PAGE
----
Game of Thrones cast on why working with CGI green screen is ‘so tricky’

'You watch it back and you think 'I can tell I’m looking at a green screen.''

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The Independent Culture

Filming green screens can be so frustrating it actually made Sir Ian McKellen cry during production on The Hobbit, but what is it about the lack of real location that makes giving an authentic performance so difficult?

We asked cast members of Game of Thrones, a show which has to use it a fair amount in order to realise its medieval fantasy world.

Maisie Williams (who plays Arya Stark) told us she was “really, really grateful” that the Hall of Faces was actually a meticulously created physical set in season 5, as “standing with a green screen I find so tricky.

“Particularly when you’re trying to work with someone else, as you’re both imagining something totally different - neither of you are imagining exactly what they’re going to put there."

Game of Thrones VFX

Asked what exact element of an actor’s performance green screen can disrupt, she said: “Your eye line.

“They’re like ‘look out to the castle’ and you just think ‘well, how far away is it? Is it right here?’ and although you can ask all of those questions it never looks right. 

“You watch it back and you think ‘I can tell I’m looking at a green screen’, even though for an audience member it may not register.”

Williams, Carice van Houten (Melisandre) and Liam Cunningham (Ser Davos) were quick to praise the HBO show’s crew though for going above and beyond when it comes to elements that are tangible.

“It’s really small, the use of green screen,” Cunningham said. “We’re still making a very expensive TV series but it’s not, you know, Lord of the Rings, with two or three million dollar budgets - our use of CGI is very little though.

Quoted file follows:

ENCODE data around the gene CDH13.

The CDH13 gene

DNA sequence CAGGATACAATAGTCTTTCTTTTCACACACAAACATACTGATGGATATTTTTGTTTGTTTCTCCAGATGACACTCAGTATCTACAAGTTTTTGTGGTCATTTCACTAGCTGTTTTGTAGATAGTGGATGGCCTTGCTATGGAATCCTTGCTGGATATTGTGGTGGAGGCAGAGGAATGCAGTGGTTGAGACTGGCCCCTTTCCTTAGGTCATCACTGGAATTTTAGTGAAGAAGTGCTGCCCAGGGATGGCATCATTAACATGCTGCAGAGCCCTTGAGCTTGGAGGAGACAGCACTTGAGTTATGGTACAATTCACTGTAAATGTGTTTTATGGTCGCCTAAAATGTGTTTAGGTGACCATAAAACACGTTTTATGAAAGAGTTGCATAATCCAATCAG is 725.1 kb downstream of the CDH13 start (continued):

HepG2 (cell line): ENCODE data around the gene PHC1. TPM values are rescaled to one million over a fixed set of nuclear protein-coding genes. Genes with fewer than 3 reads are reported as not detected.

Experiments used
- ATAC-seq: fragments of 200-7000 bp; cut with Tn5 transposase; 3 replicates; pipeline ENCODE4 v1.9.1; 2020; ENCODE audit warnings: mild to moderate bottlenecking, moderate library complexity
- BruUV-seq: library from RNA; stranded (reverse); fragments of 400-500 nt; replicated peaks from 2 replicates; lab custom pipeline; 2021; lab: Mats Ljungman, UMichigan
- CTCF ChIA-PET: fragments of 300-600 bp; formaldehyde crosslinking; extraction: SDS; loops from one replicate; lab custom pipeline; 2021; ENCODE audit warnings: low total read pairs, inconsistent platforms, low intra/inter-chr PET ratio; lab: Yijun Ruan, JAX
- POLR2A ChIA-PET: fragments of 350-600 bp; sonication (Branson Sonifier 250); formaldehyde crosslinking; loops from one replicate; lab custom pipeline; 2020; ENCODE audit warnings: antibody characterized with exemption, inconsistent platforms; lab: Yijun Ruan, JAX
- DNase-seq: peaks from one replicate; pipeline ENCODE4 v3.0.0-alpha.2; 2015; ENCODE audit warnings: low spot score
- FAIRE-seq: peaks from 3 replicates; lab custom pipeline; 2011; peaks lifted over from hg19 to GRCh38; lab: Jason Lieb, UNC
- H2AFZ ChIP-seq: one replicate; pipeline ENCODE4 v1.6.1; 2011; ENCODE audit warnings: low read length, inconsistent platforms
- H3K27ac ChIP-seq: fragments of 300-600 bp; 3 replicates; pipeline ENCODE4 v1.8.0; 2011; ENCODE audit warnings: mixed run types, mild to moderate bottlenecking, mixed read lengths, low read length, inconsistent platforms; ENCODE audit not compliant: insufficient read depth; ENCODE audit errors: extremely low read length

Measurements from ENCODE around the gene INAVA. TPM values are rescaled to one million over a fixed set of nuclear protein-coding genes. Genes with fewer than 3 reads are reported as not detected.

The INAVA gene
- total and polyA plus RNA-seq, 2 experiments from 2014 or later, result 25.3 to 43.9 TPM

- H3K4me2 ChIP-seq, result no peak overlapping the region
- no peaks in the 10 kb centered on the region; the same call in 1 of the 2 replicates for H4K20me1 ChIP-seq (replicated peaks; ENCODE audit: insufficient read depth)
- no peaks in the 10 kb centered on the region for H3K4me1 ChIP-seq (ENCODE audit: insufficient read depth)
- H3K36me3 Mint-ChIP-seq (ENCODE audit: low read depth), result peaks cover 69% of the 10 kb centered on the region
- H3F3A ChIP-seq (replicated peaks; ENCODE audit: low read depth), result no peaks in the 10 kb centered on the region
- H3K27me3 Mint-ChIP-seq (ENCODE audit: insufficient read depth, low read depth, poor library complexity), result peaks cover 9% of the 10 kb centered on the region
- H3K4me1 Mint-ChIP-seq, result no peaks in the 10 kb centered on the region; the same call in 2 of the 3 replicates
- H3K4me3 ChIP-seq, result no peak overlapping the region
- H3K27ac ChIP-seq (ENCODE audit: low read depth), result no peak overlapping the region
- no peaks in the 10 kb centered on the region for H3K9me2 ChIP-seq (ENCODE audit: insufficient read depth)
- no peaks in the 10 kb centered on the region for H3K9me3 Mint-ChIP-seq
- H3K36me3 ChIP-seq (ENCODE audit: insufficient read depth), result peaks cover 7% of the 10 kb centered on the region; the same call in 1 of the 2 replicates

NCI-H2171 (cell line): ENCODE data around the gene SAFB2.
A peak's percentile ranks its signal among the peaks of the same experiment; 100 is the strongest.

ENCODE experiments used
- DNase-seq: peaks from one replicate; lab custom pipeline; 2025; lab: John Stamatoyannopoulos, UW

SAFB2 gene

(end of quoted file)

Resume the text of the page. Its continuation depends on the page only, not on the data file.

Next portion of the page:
“The boat that we travel on to Braavos is actually in a car park - they’ve obviously got to use [VFX] to get the sea right - but there is such beautiful attention to detail from the costumes, from the sets, from the props - they’re magnificent.

“This goes right down to when I handed over money to Salladhor Saan in the brothel. They brought out this coin that was so intricately made even though there was never going to be a close up of it. The money was minted with two different forms of metal with the Braavos bank seal. 

“That morale is right through the crew, everything they make they want people to look at and ‘ooh’ and ‘aah' over, they want it to be real as possible.”

Cunningham also enthused about one of Melisandre’s dresses, which, though it might not be picked up by the cameras, “the material is made of very faint skulls, just millions of tiny skulls.”

Last week, some major cinematographers called for a new cinematography award category at the Oscars that distinguishes between VFX (as seen in this year's Best Picture nominees Mad Max: Fury Road, The Revenant and more) and actual photography.

Game of Thrones returns for its sixth season on HBO and Sky Atlantic on 24 April. Season 5 is out on DVD and blu-ray 15 March.